Arsenal's trio of teenagers face baptism of fire against Liverpool


Trying to second-guess the Arsenal team that will play on Saturday against Liverpool, once you take injuries and suspensions into account – not to mention recent and impending departures – is no simple task. When Arsène Wenger sits down to discuss his options at his press conference tomorrow lunchtime he will hope for some good news on those recovering from injury because otherwise he is down to the bare bones.

His goalkeeper Wojciech Szczesny is in form and one of the few elements of the team he does not have to worry about. After that Wenger can juggle the back four to move Bacary Sagna to left-back which allows Carl Jenkinson to make his first senior start in his preferred right-back position. Between them, Thomas Vermaelen and Laurent Koscielny are fit at centre-back even if there is precious little cover after them.

In midfield it gets trickier. Emmanuel Frimpong can step in for his first Premier League start in place of the suspended Alex Song. Aaron Ramsey has been in good form and is fit. But there is now little chance of Jack Wilshere playing again until Arsenal's home game against Swansea City on 10 September. His ankle problem means he will miss the return leg against Udinese next week and is certainly out of England's Euro 2012 qualifiers against Bulgaria and Wales.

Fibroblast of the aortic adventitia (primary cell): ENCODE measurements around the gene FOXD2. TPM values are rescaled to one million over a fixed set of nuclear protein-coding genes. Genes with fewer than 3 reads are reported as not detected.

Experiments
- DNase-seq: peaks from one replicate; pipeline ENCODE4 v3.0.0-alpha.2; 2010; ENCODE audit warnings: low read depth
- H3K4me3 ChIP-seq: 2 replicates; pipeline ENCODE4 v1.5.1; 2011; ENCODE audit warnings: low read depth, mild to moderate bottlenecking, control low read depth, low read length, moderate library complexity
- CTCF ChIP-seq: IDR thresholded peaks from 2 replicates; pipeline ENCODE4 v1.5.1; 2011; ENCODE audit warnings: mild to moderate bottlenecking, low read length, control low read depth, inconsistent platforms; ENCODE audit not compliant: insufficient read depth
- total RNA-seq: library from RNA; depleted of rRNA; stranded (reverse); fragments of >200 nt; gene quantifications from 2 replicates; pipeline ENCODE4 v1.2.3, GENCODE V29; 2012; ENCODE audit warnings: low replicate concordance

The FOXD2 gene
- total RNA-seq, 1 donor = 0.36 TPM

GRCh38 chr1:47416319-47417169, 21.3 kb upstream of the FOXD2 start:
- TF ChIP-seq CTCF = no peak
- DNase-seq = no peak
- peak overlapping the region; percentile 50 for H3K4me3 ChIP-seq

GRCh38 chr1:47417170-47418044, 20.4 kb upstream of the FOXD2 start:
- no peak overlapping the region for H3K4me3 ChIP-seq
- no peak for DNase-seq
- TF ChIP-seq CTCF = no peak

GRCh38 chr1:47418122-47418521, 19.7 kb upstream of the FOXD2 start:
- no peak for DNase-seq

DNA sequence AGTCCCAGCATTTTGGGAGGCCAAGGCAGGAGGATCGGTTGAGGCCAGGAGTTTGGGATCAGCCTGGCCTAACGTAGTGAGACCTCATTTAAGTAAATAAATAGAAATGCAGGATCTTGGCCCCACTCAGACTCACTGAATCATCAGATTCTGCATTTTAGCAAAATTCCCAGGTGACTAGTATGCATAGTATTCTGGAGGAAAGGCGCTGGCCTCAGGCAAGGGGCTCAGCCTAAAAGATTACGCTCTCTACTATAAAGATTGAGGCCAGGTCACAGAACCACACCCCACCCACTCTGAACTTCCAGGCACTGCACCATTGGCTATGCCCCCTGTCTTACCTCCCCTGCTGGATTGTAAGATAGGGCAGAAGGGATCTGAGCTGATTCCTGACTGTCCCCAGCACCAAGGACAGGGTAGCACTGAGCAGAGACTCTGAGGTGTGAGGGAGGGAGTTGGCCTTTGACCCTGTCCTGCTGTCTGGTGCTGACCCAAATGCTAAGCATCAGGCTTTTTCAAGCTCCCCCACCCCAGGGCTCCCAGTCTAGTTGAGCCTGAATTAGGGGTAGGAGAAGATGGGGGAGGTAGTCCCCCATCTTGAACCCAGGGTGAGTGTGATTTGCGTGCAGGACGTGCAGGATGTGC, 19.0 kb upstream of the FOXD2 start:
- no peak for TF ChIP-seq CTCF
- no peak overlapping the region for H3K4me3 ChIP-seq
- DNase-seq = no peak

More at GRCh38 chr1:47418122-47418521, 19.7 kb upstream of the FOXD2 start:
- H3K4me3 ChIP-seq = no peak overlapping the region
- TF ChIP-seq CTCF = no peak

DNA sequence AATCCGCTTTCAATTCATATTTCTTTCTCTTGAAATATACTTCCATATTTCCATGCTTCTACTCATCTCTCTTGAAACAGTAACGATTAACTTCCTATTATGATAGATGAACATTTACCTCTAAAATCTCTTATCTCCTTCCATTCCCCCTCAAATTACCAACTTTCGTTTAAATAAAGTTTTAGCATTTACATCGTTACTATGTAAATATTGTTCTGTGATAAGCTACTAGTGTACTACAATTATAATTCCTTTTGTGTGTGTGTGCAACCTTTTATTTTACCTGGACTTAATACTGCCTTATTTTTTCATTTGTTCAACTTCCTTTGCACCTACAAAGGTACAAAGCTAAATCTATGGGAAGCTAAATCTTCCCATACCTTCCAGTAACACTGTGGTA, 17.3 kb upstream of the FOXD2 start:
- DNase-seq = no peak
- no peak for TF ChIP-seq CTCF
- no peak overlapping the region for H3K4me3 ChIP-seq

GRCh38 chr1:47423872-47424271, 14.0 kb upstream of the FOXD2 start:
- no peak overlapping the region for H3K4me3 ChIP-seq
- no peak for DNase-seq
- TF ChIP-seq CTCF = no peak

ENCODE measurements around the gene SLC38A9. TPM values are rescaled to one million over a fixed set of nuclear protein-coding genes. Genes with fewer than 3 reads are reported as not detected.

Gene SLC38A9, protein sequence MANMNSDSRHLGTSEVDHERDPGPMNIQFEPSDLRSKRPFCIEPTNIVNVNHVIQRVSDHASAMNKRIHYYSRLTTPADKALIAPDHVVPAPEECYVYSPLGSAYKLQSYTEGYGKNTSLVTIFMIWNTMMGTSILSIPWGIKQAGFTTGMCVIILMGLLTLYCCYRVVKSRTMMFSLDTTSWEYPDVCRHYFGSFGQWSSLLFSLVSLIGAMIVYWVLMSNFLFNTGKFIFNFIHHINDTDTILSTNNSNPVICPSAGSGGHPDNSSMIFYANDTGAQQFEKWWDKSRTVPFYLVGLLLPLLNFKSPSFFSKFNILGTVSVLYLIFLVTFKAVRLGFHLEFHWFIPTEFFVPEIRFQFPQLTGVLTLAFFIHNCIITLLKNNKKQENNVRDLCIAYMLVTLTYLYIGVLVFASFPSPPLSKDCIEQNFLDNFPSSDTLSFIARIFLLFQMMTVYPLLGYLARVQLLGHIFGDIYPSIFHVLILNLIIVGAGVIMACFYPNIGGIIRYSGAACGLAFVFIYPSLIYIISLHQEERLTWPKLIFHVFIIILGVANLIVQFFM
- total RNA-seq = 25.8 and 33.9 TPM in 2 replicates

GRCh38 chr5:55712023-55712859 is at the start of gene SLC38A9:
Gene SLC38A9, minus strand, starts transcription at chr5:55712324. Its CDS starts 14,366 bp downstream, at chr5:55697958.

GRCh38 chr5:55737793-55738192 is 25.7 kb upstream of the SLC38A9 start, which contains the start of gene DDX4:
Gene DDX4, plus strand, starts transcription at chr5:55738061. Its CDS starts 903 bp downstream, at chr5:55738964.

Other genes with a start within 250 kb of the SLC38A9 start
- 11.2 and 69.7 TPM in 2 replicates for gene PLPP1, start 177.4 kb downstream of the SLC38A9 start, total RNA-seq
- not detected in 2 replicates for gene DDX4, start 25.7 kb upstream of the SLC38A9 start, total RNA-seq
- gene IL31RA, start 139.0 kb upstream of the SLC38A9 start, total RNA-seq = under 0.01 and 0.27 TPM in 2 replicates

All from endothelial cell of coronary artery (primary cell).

The most likely solution is to bring Andrei Arshavin back into that first bank of three midfielders. It is risky given his typically patchy record in tracking back, but needs must. The front three? Robin van Persie and Theo Walcott are obvious starters but who occupies the third spot? Marouane Chamakh was woeful against Udinese, Gervinho is suspended and Tomas Rosicky was injured again on Tuesday.

There is more than a strong suggestion that Alex Oxlade-Chamberlain, the 18-year-old bought for £12m from Southampton this month, who has never played above League One level, might get his debut at the Emirates on Saturday. If he did, that would mean an Arsenal starting XI with three teenagers making their first Premier League starts, with just 60 minutes' experience in the senior team between them.

The injuries have hit Arsenal hard and they have hit them early in the season. Wilshere, Abou Diaby, Rosicky and Kieran Gibbs are out. Combined with the suspensions for Song and Gervinho it would be enough to affect any team. But add in the departure of Cesc Fabregas and the hopelessness of the Samir Nasri situation ahead of his move to Manchester City and it looks much worse than it should have been at this early stage of the season.